As I waded through crowds and headed towards the paddock, a guy wearing a Festina cap caught my eye. The scandal of 1998 must be forgiven, I thought. I tried wearing a retro Festina jersey back home once and the slagging and banter became tedious – even 15 years on, the name is synonymous with heavy-duty endemic doping.

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Tour de France 2015 Stage 8: it’s Mûr, not The Mur

I’m really looking forward to this year’s Tour de France Stage 8, Rennes to Mûr-de-Bretagne. I’ve seen the uphill finish before, in 2011, and in 2015 the route is even more accessible for me, starting just 30km from where I will be staying, and making its way through an area I know well.

Mûr de Bretagne climb

The climb at the finish is steep and you’d be forgiven for thinking it’s name means the ‘wall of Brittany’, in a similar fashion to the Flandrian bergs such as the Muur de Geraardsbergen. Fans are more likely to be confused give that the Mur de Huy is the uphill finish a few days earlier on Stage 4, in the French-speaking Walloon region of Belgium.
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Tour de France podcasts 2013

I have always liked radio, and since the emergence of podcasts, it is the main way that I consume information about professional cycling. Looking at twitter is probably the main way I find news and comment, with online articles coming behind that, then TV and finally print.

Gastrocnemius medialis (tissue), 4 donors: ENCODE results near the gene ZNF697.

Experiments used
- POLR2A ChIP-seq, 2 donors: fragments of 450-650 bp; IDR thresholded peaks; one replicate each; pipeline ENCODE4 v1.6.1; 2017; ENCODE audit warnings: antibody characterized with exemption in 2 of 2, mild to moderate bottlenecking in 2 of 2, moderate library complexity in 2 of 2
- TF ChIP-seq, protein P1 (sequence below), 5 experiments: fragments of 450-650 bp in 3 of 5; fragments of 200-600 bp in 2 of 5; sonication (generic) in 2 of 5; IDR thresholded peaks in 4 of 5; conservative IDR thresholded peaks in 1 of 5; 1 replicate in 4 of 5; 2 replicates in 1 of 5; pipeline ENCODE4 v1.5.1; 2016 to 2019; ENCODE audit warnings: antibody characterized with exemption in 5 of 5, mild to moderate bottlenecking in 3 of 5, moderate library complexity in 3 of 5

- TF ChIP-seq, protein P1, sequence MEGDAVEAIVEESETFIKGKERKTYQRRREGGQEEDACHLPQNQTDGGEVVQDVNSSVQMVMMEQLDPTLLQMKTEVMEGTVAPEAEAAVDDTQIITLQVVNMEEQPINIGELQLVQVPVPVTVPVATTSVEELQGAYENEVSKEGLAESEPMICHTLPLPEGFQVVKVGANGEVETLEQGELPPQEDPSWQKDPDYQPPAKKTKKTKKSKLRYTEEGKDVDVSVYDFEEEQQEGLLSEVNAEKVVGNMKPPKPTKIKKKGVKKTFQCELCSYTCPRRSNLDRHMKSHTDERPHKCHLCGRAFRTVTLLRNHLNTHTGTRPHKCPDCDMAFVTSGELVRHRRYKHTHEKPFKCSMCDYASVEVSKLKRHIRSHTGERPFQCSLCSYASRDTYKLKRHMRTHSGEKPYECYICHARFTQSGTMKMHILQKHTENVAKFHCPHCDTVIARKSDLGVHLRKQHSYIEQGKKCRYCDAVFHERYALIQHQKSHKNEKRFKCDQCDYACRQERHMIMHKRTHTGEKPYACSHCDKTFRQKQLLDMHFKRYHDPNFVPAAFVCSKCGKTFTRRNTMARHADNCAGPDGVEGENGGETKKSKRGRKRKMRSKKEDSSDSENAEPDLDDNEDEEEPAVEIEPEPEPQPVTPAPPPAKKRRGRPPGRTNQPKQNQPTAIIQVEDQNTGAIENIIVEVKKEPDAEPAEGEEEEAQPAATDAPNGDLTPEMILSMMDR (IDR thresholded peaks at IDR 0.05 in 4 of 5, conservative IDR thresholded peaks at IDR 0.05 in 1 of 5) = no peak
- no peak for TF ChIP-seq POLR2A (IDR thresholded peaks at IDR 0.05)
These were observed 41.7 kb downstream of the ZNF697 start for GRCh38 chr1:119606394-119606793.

Cycling podcasts have been around for a few years and it has taken a while for them to ‘go pro’ as it were. In the past 2 years we have seen more professional output from established broadcasters and traditional media, while some of the new media podcasters have upped their game too.

At Tour time there is a splurge- many shows crop up just for July. Here are a few, but there will be more out there, but these are the ones I’ll be listening to. If there are other great listens out there, please share in the comments below.

Humans Invent
Richard Moore, Daniel Friebe and Lionel Birnie have a Tour preview show on design, science and technology site Humans Invent, the organisation that have been supporting Graeme Obree in his world “Human Powered Vehicle*” speed record attempt. (*basically an innovative aero bike without the UCI restrictions)

If you are a long-term podcast listener you’ll have heard these guys in the past broadcasting for Bikeradar, Cyclingnews and Cycle Sport magazine, and if you aren’t a podcast listener, you’ll certainly recognise the names as well known authors and journalists – some of the best analysis there is.
Itunes feed

BBC 5Live
Last week 5 Live hosted a 100 Years of the Tour show, unfortunately it isn’t available for download any more but it saw a discussion panel with host Simon Brotherton and Richard Moore, Ellis Bacon, Lionel Birnie and Suze Clemitson aka @Festinagirl on twitter, whose 100 Tours 100 Tales blog has proven very popular.